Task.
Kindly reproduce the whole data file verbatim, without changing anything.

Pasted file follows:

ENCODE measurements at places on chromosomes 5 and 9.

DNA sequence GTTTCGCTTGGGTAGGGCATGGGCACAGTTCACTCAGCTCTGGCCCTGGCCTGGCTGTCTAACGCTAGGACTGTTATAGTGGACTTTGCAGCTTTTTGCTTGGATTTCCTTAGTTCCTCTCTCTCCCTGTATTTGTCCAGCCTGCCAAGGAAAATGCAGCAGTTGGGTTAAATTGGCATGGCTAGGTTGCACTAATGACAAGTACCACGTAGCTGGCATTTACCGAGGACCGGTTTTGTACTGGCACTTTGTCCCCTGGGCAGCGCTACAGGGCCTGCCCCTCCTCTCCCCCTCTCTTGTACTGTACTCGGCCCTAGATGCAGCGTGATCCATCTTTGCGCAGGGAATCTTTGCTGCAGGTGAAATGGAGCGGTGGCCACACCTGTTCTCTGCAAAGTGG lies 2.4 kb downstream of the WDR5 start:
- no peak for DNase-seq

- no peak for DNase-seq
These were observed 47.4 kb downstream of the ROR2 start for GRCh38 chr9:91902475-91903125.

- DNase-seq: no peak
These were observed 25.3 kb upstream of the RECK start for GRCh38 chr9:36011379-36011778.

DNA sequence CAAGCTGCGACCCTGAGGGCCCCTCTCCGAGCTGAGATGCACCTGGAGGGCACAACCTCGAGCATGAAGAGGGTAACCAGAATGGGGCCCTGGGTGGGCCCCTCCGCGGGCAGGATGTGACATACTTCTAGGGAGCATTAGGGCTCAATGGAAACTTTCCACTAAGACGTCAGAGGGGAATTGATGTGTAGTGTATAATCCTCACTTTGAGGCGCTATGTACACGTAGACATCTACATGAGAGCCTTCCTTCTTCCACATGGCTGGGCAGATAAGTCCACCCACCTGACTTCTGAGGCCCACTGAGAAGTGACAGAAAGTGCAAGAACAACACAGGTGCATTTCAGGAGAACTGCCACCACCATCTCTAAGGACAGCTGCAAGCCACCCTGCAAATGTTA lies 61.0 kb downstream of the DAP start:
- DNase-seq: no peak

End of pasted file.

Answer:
ENCODE measurements at places on chromosomes 5 and 9.

DNA sequence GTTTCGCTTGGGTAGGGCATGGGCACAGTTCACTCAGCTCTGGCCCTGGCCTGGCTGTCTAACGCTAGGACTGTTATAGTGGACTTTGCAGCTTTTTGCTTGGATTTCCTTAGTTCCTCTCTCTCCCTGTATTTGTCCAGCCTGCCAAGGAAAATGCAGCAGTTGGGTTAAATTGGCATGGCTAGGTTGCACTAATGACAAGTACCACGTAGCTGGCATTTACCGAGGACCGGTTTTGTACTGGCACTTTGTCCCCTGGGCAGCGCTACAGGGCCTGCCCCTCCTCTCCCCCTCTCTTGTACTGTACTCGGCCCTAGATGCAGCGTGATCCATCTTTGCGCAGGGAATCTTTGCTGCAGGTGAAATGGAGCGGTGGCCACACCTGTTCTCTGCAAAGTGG lies 2.4 kb downstream of the WDR5 start:
- no peak for DNase-seq

- no peak for DNase-seq
These were observed 47.4 kb downstream of the ROR2 start for GRCh38 chr9:91902475-91903125.

- DNase-seq: no peak
These were observed 25.3 kb upstream of the RECK start for GRCh38 chr9:36011379-36011778.

DNA sequence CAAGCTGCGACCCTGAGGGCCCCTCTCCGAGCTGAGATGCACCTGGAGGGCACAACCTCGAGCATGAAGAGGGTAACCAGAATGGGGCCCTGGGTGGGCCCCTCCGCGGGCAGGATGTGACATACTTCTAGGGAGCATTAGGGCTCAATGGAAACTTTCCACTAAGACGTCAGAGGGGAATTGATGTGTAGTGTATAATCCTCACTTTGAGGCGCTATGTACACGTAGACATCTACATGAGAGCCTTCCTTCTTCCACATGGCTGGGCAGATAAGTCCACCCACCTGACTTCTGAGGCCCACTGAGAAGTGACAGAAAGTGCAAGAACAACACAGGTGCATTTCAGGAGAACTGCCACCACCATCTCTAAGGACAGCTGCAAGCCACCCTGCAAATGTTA lies 61.0 kb downstream of the DAP start:
- DNase-seq: no peak